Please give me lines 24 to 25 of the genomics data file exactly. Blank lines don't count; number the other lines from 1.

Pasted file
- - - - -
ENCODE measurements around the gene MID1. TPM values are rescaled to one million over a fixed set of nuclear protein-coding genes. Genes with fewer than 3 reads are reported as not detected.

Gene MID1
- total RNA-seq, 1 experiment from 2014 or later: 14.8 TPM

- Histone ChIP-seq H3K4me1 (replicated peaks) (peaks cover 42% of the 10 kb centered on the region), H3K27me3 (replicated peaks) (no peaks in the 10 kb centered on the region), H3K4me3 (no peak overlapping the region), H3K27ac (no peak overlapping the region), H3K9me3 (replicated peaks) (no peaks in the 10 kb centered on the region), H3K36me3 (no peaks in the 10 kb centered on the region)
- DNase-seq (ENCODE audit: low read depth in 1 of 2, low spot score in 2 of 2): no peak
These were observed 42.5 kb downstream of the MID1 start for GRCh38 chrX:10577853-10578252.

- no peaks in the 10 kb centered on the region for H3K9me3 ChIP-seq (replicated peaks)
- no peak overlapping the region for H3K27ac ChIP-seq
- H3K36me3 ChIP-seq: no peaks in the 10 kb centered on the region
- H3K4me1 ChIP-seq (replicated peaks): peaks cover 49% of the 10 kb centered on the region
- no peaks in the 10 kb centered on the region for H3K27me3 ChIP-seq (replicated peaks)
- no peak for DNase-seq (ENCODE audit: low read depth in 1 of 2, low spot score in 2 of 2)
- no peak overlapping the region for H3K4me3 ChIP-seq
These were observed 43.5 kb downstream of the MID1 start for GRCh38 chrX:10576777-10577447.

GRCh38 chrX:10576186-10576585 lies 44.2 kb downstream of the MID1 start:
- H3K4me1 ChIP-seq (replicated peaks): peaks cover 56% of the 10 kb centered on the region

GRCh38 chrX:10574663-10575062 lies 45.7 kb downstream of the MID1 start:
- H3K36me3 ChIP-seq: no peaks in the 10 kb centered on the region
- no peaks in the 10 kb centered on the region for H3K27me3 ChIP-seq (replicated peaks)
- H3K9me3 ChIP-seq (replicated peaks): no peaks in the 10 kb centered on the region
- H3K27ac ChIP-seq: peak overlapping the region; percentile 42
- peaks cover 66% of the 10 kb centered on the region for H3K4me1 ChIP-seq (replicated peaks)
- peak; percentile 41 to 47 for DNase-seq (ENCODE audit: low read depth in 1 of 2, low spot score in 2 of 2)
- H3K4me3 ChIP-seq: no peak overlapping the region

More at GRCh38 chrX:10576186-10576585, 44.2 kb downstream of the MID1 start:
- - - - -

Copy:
- H3K4me3 ChIP-seq: no peak overlapping the region

More at GRCh38 chrX:10576186-10576585, 44.2 kb downstream of the MID1 start: